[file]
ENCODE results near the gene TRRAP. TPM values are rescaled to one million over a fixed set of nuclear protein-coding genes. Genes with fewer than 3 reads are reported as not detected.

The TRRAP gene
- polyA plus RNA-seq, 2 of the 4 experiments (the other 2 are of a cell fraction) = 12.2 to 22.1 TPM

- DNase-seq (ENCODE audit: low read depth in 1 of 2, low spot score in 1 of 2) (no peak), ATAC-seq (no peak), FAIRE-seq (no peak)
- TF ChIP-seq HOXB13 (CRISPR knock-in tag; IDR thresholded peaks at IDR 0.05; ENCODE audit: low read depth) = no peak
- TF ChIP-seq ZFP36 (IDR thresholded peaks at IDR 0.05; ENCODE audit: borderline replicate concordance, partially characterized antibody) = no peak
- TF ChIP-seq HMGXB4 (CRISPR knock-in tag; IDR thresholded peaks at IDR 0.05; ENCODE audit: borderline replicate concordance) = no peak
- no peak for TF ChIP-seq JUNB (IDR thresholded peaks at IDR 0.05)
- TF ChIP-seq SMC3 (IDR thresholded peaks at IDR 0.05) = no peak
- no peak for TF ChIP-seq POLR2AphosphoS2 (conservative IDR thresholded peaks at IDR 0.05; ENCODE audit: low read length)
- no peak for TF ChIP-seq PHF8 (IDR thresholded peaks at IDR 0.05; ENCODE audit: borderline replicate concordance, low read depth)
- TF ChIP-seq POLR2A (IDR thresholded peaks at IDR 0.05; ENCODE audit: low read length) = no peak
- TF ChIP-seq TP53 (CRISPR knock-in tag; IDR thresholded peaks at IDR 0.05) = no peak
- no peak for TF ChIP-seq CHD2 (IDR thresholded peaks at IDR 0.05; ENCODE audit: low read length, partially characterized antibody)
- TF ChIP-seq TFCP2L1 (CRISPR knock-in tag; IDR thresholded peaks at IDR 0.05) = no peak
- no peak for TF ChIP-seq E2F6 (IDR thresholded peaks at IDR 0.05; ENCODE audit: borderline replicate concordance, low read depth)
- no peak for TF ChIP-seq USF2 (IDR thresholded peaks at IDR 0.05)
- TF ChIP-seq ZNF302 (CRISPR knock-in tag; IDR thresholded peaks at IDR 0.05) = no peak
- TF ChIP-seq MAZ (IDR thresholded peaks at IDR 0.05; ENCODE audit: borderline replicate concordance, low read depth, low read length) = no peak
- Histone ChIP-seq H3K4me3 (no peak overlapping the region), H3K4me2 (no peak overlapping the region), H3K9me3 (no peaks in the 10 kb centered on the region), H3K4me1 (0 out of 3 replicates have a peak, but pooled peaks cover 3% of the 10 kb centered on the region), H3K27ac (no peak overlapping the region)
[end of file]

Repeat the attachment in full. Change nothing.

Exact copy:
ENCODE results near the gene TRRAP. TPM values are rescaled to one million over a fixed set of nuclear protein-coding genes. Genes with fewer than 3 reads are reported as not detected.

The TRRAP gene
- polyA plus RNA-seq, 2 of the 4 experiments (the other 2 are of a cell fraction) = 12.2 to 22.1 TPM

- DNase-seq (ENCODE audit: low read depth in 1 of 2, low spot score in 1 of 2) (no peak), ATAC-seq (no peak), FAIRE-seq (no peak)
- TF ChIP-seq HOXB13 (CRISPR knock-in tag; IDR thresholded peaks at IDR 0.05; ENCODE audit: low read depth) = no peak
- TF ChIP-seq ZFP36 (IDR thresholded peaks at IDR 0.05; ENCODE audit: borderline replicate concordance, partially characterized antibody) = no peak
- TF ChIP-seq HMGXB4 (CRISPR knock-in tag; IDR thresholded peaks at IDR 0.05; ENCODE audit: borderline replicate concordance) = no peak
- no peak for TF ChIP-seq JUNB (IDR thresholded peaks at IDR 0.05)
- TF ChIP-seq SMC3 (IDR thresholded peaks at IDR 0.05) = no peak
- no peak for TF ChIP-seq POLR2AphosphoS2 (conservative IDR thresholded peaks at IDR 0.05; ENCODE audit: low read length)
- no peak for TF ChIP-seq PHF8 (IDR thresholded peaks at IDR 0.05; ENCODE audit: borderline replicate concordance, low read depth)
- TF ChIP-seq POLR2A (IDR thresholded peaks at IDR 0.05; ENCODE audit: low read length) = no peak
- TF ChIP-seq TP53 (CRISPR knock-in tag; IDR thresholded peaks at IDR 0.05) = no peak
- no peak for TF ChIP-seq CHD2 (IDR thresholded peaks at IDR 0.05; ENCODE audit: low read length, partially characterized antibody)
- TF ChIP-seq TFCP2L1 (CRISPR knock-in tag; IDR thresholded peaks at IDR 0.05) = no peak
- no peak for TF ChIP-seq E2F6 (IDR thresholded peaks at IDR 0.05; ENCODE audit: borderline replicate concordance, low read depth)
- no peak for TF ChIP-seq USF2 (IDR thresholded peaks at IDR 0.05)
- TF ChIP-seq ZNF302 (CRISPR knock-in tag; IDR thresholded peaks at IDR 0.05) = no peak
- TF ChIP-seq MAZ (IDR thresholded peaks at IDR 0.05; ENCODE audit: borderline replicate concordance, low read depth, low read length) = no peak
- Histone ChIP-seq H3K4me3 (no peak overlapping the region), H3K4me2 (no peak overlapping the region), H3K9me3 (no peaks in the 10 kb centered on the region), H3K4me1 (0 out of 3 replicates have a peak, but pooled peaks cover 3% of the 10 kb centered on the region), H3K27ac (no peak overlapping the region)